Appears excellent on the desktop.
Category: Drive Issues
article #1485, updated 113 days ago
Good & simple app to burn CDs in Windows and create ISOs from disks
article #357, updated 817 days ago
AnyBurn seems to be possibly the current best light & powerful CD/DVD toolbox item:
It’s available in 64-bit and 32-bit versions. ImgBurn was go-to for a long time, but it hasn’t had updates since 2013. Quite a few others are gone too. But the old reliable CDBurnerXP is still being kept up to Windows 10 as well:
Analyze disk space usage on Windows
article #907, updated 1215 days ago
WizTree is highly recommended, very very fast, orders of magnitude faster than WinDirStat, and works on drives, folders, and UNC paths.
Defragment the NTFS MFT and other hidden crucials in live Windows
article #1265, updated 1361 days ago
The command is CONTIG (also available in 64-bit as CONTIG64), and it is a Sysinternals:
You’ll want to put the appropriate binary in
C:\Windows. Run it like this, in administrative CMD, it will get all of the hiddens it can for C drive (this is 64-bit):
contig64 -nobanner -accepteula C:$Mft contig64 -nobanner -accepteula C:$LogFile contig64 -nobanner -accepteula C:$Volume contig64 -nobanner -accepteula C:$AttrDef contig64 -nobanner -accepteula C:$Bitmap contig64 -nobanner -accepteula C:$Boot contig64 -nobanner -accepteula C:$BadClus contig64 -nobanner -accepteula C:$Secure contig64 -nobanner -accepteula C:$UpCase contig64 -nobanner -accepteula C:$Extend
Notice the distinct lack of slashes in the above!
Using Contig to defrag
article #1266, updated 1404 days ago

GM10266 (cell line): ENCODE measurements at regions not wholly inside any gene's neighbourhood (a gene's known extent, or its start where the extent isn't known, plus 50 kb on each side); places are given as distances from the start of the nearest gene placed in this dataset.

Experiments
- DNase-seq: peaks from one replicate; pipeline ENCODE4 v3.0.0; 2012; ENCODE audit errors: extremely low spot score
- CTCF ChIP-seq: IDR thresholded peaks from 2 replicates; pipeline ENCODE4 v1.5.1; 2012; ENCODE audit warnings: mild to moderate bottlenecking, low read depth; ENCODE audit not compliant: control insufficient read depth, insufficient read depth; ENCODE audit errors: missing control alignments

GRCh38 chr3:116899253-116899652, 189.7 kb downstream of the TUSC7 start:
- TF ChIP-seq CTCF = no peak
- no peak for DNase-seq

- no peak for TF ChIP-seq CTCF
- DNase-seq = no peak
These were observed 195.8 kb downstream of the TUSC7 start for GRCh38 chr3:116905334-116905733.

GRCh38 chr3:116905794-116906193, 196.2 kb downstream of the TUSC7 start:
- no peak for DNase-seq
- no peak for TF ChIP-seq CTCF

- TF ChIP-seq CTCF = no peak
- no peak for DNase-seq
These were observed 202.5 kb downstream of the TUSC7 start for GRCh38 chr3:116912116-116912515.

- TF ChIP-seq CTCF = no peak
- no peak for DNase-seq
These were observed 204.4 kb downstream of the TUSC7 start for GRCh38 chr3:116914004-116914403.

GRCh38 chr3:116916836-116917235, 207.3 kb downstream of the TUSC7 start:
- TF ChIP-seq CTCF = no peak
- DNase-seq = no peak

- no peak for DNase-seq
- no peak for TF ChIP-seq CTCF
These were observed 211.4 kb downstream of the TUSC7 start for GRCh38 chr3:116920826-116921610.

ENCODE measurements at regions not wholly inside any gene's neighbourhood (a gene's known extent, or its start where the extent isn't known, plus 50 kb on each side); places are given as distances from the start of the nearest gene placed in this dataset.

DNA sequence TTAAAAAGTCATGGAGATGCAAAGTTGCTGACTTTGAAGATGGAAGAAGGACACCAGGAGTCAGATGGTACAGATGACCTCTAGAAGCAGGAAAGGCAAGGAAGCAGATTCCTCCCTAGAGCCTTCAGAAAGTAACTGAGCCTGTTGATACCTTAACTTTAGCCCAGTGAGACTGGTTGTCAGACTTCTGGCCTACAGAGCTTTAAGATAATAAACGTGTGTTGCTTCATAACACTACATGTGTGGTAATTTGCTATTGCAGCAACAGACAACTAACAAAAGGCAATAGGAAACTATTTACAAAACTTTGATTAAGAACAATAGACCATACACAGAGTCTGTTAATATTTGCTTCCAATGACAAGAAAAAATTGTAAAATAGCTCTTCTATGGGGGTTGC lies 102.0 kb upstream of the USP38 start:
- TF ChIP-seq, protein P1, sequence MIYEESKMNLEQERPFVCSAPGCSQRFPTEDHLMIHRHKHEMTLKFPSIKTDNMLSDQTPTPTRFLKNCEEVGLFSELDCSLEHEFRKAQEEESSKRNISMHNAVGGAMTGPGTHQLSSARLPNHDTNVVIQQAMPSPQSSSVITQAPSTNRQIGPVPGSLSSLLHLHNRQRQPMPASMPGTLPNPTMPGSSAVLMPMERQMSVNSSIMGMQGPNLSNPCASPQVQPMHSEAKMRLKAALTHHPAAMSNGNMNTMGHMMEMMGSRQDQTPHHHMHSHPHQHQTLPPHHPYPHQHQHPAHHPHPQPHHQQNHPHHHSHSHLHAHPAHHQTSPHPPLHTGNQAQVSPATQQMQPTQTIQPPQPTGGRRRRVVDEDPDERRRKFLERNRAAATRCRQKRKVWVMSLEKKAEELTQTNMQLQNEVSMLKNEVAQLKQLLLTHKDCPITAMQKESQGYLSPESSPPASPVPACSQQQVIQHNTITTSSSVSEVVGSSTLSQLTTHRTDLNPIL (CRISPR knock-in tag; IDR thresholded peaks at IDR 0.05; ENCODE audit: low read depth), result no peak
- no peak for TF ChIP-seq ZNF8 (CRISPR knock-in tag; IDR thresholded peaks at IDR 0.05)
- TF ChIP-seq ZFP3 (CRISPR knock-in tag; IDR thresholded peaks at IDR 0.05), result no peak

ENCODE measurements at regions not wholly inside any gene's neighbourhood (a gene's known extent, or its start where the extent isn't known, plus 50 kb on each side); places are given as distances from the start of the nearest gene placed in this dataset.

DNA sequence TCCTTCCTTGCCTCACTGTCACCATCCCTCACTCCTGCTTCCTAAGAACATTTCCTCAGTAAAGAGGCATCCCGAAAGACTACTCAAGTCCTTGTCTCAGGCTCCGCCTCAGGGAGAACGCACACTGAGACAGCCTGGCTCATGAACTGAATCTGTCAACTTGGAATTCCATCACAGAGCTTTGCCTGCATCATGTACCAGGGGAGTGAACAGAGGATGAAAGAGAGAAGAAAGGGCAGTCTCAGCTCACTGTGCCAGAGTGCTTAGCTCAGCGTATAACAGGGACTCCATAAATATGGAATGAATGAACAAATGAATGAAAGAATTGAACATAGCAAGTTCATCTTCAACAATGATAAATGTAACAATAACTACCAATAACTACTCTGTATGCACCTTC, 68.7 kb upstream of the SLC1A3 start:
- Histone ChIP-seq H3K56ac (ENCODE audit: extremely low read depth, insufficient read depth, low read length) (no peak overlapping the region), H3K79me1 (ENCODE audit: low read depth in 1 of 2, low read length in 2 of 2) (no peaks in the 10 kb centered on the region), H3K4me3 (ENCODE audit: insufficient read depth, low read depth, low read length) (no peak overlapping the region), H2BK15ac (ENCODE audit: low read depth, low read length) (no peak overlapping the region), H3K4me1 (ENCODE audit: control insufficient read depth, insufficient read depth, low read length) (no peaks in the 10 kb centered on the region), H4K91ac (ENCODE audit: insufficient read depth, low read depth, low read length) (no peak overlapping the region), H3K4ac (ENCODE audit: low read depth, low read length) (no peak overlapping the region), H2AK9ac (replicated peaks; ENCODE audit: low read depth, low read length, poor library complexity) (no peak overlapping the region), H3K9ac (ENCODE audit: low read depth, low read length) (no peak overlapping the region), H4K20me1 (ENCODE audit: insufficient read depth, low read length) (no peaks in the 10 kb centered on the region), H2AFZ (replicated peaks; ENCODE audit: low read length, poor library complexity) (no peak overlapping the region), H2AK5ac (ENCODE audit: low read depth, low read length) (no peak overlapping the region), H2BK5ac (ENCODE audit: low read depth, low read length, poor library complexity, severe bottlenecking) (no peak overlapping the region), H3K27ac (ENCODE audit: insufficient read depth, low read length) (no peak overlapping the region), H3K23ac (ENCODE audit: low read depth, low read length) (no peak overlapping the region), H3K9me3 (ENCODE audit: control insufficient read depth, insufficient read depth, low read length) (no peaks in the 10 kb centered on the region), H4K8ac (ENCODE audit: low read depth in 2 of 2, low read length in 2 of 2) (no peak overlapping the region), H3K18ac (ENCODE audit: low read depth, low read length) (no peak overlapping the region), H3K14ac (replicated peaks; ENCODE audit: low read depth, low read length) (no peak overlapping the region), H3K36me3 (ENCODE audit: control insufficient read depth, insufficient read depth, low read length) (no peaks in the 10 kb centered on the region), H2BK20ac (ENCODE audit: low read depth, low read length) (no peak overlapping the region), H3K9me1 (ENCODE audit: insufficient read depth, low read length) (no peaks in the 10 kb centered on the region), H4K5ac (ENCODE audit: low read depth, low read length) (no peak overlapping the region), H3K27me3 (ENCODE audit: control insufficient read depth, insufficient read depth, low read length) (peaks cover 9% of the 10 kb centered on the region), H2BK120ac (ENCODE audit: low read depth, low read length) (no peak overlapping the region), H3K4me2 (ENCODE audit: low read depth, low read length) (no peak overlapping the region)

The command is CONTIG (also available in 64-bit as CONTIG64), is a Sysinternals:
It defrags, and does it very well. It does it file by file. Here’s a command probably suitable for background operation on a whole C drive, on a 64-bit machine, quiet mode:
start /LOW contig64 -s -q C:\*
Interesting defrag: DiskTuna
article #1258, updated 1459 days ago
Small and sweet.
SSD in Windows? Turn off Superfetch
article #1176, updated 1689 days ago
Recently acquired advice. Better speed, less wear on the drive. It is a Windows service by that name.
Windows 10 does not always automatically detect and TRIM SSDs
article #1134, updated 1795 days ago
Found this today.
- A two-month-old laptop with a SanDisk SD8SN8U-256G-1006 SSD for its C: drive, Windows 10.
- Windows had recognized the drive as a standard hard drive, not an SSD, and the laptop had slowed down a lot very recently.
- Installed the SanDisk SSD Dashboard, ran TRIM, and scheduled weekly TRIM operations.
- Laptop much faster.
Check TRIM for SSDs under Windows
article #969, updated 2343 days ago
Here’s a tool. Run this once as administrator on the drive to check, wait 20 seconds and do it again, and if it says you’re good, you are.
article #930, updated 2458 days ago
We can control the autorepair facility in NTFS, with
fsutil repair. Under Windows 8/2012 it will list entries of a volume’s corruption log, initiate repair, query and set the self-healing state, query the corruption state, and wait for repairs to complete.